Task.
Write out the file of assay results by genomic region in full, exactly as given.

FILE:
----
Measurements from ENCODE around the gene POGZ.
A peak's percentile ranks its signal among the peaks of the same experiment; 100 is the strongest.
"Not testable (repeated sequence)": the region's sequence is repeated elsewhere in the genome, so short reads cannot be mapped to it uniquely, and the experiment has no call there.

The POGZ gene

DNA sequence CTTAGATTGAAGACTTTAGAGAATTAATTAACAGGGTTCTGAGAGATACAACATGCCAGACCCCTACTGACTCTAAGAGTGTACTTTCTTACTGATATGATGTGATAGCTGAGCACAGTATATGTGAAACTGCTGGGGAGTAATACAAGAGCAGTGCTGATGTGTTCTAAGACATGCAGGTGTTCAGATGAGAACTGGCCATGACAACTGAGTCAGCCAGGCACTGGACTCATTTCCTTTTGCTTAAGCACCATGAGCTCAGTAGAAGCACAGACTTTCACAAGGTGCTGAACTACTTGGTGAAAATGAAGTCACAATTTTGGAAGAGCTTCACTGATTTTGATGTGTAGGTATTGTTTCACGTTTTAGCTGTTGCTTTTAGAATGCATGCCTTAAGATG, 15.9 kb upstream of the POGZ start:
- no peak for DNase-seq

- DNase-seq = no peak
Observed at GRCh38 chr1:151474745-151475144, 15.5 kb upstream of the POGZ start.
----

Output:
Measurements from ENCODE around the gene POGZ.
A peak's percentile ranks its signal among the peaks of the same experiment; 100 is the strongest.
"Not testable (repeated sequence)": the region's sequence is repeated elsewhere in the genome, so short reads cannot be mapped to it uniquely, and the experiment has no call there.

The POGZ gene

DNA sequence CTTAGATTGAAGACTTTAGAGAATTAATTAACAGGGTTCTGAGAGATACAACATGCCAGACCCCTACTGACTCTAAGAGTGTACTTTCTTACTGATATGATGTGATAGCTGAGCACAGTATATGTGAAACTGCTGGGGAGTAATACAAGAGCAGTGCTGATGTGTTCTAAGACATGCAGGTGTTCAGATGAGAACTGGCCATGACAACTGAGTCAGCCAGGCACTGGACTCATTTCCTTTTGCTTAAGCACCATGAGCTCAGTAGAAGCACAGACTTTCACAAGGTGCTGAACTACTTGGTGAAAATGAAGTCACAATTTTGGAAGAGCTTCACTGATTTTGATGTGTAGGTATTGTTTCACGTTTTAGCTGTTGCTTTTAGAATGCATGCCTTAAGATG, 15.9 kb upstream of the POGZ start:
- no peak for DNase-seq

- DNase-seq = no peak
Observed at GRCh38 chr1:151474745-151475144, 15.5 kb upstream of the POGZ start.